Please use this identifier to cite or link to this item: http://hdl.handle.net/11455/44703
標題: Evaluation of the optimal strategy for ex situ bioremediation of diesel oil-contaminated soil
作者: Lin, T.C.
楊秋忠
Pan, P.T.
Young, C.C.
Chang, J.S.
Chang, T.C.
Cheng, S.S.
關鍵字: Bioaugmentation;Nutrient enhancement;Biosurfactant;Landfarming;Microarray biochip;Consortia;polycyclic aromatic-hydrocarbons;natural attenuation;agricultural;soil;degradation;fuel;biodegradation;mineralization;microorganisms;cuttings
Project: Environmental Science and Pollution Research
期刊/報告no:: Environmental Science and Pollution Research, Volume 18, Issue 9, Page(s) 1487-1496.
摘要: 
Purpose Bioaugmentation and biostimulation have been widely applied in the remediation of oil contamination. However, ambiguous results have been reported. It is important to reveal the controlling factors on the field for optimal selection of remediation strategy. In this study, an integrated field landfarming technique was carried out to assess the relative effectiveness of five biological approaches on diesel degradation. The limiting factors during the degradation process were discussed. Method A total of five treatments were tested, including conventional landfarming, nutrient enhancement (NE), biosurfactant addition (BS), bioaugmentation (BA), and combination of bioaugmentation and biosurfactant addition (BAS). The consortium consisted of four diesel-degrading bacteria strains. Rhamnolipid was used as the biosurfactant. The diesel concentration, bacterial population, evolution of CO(2), and bacterial community in the soil were periodically measured. Results The best overall degradation efficiency was achieved by BAS treatment (90 +/- 2%), followed by BA (86 +/- 2%), NE (84 +/- 3%), BS (78 +/- 3%), and conventional landfarming (68 +/- 3%). In the early stage, the total petroleum hydrocarbon was degraded 10 times faster than the degradation rates measured during the period from day 30 to 100. At the later stage, the degradation rates were similar among treatments. In the conventional landfarming, contaminated soil contained bacteria ready for diesel degradation. Conclusion The availability of hydrocarbon was likely the limiting factor in the beginning of the degradation process. At the later stage, the degradation was likely limited by desorption and mass transfer of hydrocarbon in the soil matrix.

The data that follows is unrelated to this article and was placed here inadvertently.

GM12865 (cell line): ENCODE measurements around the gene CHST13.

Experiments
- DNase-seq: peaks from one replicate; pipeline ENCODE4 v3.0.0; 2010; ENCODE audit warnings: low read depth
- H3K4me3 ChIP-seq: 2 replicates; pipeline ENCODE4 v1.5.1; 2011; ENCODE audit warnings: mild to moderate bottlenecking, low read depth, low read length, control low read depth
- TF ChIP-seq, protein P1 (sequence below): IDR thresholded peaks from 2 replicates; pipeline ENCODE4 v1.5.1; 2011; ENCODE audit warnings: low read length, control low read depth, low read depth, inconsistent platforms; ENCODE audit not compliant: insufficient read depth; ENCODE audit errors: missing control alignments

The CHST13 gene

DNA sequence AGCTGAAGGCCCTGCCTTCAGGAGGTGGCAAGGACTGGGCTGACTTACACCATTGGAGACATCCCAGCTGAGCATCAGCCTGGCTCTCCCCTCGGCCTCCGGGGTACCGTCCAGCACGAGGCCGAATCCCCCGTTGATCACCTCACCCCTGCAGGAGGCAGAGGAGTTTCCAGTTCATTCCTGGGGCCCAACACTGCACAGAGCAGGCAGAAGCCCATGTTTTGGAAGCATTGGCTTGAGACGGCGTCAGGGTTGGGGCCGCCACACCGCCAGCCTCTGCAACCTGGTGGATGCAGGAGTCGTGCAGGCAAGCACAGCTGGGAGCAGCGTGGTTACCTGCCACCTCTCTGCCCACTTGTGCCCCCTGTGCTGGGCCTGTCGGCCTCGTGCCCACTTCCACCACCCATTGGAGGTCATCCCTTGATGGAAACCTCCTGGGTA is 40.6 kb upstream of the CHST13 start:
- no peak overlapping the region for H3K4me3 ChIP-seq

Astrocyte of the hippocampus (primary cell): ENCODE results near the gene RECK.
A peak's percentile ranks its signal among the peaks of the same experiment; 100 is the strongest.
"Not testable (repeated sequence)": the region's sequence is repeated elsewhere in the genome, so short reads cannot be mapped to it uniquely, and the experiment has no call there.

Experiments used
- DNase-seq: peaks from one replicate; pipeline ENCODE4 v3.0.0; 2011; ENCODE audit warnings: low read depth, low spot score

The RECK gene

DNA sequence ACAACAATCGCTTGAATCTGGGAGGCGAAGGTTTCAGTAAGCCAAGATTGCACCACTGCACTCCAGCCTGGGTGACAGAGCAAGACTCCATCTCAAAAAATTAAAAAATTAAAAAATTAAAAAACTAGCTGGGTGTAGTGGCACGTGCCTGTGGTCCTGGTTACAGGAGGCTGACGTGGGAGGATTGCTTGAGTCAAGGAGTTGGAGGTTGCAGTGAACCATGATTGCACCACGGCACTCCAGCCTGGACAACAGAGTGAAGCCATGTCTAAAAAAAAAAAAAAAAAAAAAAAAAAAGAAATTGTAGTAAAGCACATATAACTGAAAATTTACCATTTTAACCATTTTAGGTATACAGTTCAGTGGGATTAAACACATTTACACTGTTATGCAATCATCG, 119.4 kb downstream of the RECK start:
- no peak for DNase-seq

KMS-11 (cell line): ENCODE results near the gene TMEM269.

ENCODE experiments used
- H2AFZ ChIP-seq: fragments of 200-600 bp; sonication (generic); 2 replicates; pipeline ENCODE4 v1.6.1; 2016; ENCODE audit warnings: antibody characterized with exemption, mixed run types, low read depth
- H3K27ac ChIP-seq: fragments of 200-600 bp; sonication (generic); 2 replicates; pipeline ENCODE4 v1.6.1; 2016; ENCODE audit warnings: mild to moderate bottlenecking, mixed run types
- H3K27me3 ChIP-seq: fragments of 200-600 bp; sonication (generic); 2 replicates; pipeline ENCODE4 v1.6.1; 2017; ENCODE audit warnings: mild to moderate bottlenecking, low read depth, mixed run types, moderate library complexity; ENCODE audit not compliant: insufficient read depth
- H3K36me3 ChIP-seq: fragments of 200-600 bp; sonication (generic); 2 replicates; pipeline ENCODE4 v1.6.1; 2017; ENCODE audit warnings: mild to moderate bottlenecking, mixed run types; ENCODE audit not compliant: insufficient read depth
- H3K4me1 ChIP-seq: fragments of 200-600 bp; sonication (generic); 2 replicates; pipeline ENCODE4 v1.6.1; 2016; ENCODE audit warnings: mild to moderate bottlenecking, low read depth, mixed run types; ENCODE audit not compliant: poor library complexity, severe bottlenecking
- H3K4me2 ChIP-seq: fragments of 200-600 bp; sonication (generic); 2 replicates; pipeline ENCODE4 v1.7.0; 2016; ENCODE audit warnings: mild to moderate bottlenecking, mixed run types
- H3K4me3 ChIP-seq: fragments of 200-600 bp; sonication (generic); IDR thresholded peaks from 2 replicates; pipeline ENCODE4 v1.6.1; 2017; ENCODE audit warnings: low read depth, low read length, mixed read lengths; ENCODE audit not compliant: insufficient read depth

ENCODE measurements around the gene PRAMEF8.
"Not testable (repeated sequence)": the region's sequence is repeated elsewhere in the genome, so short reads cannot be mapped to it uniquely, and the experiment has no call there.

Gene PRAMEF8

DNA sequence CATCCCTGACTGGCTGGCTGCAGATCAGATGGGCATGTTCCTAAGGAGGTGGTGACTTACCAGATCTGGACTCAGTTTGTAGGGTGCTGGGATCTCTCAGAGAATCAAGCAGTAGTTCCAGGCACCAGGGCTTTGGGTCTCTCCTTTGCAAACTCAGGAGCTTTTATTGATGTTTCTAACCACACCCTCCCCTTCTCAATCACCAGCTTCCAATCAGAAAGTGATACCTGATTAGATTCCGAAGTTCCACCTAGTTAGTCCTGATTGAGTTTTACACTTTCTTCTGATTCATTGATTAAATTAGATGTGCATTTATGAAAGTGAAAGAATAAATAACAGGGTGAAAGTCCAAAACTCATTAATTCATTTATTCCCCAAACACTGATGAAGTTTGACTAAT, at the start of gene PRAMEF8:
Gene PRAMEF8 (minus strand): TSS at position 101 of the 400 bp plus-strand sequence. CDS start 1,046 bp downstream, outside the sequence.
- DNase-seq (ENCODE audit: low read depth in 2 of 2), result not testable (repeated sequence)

URI: http://hdl.handle.net/11455/44703
ISSN: 0944-1344
DOI: 10.1007/s11356-011-0485-5
Appears in Collections:土壤環境科學系

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